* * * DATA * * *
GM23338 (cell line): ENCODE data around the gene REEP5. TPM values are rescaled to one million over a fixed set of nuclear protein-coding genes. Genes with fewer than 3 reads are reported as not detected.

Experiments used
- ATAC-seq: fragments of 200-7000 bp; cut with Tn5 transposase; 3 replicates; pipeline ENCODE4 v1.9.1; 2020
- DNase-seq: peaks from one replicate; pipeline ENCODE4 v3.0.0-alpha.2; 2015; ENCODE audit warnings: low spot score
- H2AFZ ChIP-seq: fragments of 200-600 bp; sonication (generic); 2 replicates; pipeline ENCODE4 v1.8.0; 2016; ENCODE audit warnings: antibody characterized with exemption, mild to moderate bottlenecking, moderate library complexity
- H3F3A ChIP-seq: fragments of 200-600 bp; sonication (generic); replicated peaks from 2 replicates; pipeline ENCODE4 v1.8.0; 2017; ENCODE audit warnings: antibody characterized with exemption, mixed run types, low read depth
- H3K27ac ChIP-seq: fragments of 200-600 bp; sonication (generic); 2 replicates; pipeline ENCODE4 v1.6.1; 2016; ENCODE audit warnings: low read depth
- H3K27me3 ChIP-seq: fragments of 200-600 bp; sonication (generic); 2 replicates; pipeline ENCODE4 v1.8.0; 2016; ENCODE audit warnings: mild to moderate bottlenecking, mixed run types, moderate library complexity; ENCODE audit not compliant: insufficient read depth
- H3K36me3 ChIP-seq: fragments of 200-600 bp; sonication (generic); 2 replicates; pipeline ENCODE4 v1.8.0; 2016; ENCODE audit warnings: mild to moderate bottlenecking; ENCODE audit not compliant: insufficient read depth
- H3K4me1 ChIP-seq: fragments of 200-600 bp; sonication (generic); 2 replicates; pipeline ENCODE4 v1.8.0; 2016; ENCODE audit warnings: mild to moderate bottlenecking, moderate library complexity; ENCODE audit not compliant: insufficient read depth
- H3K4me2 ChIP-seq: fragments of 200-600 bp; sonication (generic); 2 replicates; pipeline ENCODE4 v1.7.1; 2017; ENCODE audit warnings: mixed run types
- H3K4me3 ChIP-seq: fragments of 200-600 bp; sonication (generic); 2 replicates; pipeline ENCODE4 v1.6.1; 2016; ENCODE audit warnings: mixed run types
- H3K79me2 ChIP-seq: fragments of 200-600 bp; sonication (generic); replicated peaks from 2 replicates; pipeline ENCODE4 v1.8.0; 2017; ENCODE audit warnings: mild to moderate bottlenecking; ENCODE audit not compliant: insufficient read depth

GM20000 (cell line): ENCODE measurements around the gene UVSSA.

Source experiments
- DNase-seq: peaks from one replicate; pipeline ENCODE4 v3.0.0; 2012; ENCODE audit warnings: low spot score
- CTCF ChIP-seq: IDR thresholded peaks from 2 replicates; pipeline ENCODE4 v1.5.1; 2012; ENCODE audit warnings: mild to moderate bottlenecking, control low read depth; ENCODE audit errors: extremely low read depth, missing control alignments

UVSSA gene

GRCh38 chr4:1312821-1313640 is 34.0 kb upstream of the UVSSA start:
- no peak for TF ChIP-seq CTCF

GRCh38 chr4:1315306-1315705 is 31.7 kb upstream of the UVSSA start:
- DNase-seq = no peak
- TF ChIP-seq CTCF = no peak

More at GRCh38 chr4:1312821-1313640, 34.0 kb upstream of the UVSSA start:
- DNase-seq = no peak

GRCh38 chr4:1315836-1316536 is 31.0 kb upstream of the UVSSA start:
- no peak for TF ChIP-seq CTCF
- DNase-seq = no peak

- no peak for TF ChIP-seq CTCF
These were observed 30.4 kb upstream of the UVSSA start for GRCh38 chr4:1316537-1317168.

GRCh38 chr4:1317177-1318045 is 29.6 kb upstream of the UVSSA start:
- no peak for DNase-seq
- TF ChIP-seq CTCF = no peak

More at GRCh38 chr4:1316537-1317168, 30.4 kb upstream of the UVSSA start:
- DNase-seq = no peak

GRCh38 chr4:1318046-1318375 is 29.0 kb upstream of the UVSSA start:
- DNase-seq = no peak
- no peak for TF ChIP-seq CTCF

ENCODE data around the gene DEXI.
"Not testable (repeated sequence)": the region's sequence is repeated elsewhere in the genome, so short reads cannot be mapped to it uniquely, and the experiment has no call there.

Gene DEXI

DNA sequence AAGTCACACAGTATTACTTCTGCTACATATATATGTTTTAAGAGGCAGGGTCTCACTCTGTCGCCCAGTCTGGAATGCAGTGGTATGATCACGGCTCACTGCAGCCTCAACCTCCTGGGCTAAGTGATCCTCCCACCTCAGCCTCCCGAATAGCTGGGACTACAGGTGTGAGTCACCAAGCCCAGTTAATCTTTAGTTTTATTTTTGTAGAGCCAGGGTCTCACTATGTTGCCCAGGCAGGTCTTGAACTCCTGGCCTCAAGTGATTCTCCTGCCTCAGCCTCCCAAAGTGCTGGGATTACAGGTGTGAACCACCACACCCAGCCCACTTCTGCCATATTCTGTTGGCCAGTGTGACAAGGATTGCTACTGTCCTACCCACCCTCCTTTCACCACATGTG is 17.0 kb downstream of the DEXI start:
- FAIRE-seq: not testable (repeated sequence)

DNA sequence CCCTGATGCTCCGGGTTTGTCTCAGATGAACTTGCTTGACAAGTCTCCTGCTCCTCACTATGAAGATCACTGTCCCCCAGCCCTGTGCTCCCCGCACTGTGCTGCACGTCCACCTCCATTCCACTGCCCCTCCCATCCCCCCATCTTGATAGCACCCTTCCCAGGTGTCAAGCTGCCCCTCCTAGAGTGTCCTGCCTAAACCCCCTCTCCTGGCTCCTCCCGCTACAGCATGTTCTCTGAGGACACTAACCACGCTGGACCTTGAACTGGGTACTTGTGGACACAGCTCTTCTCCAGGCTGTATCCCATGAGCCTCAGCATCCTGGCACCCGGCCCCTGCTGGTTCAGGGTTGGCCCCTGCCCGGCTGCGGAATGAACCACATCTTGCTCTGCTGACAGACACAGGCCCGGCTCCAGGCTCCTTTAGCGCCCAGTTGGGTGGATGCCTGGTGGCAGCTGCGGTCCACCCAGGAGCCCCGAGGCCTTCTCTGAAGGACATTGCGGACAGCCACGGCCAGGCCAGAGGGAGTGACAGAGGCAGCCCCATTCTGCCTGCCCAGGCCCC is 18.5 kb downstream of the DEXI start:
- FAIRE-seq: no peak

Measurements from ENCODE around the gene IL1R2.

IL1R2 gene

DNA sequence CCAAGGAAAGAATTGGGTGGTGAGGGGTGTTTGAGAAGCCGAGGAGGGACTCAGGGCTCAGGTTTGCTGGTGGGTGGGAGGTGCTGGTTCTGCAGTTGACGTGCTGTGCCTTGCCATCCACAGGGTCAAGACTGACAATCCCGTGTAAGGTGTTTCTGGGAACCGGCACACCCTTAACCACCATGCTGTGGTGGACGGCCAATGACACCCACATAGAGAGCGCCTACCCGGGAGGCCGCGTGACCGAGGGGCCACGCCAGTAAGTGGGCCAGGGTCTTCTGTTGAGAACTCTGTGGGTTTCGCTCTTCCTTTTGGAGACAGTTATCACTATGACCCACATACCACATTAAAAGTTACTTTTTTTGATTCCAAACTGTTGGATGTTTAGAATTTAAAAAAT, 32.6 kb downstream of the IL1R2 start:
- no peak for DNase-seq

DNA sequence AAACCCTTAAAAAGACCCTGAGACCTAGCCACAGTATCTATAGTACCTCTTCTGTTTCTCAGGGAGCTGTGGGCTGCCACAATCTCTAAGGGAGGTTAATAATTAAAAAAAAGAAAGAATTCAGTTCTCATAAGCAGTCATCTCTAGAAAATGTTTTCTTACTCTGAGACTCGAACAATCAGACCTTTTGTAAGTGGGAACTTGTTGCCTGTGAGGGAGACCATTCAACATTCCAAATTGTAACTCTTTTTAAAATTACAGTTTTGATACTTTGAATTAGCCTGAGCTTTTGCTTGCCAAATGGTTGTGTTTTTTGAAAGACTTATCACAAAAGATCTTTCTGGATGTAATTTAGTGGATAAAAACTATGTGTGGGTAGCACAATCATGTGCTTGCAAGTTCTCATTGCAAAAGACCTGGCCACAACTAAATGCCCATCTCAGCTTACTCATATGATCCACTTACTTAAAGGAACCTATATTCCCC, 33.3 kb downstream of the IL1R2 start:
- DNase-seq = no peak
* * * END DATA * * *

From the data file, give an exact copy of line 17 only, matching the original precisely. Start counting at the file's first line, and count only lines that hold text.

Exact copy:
- CTCF ChIP-seq: IDR thresholded peaks from 2 replicates; pipeline ENCODE4 v1.5.1; 2012; ENCODE audit warnings: mild to moderate bottlenecking, control low read depth; ENCODE audit errors: extremely low read depth, missing control alignments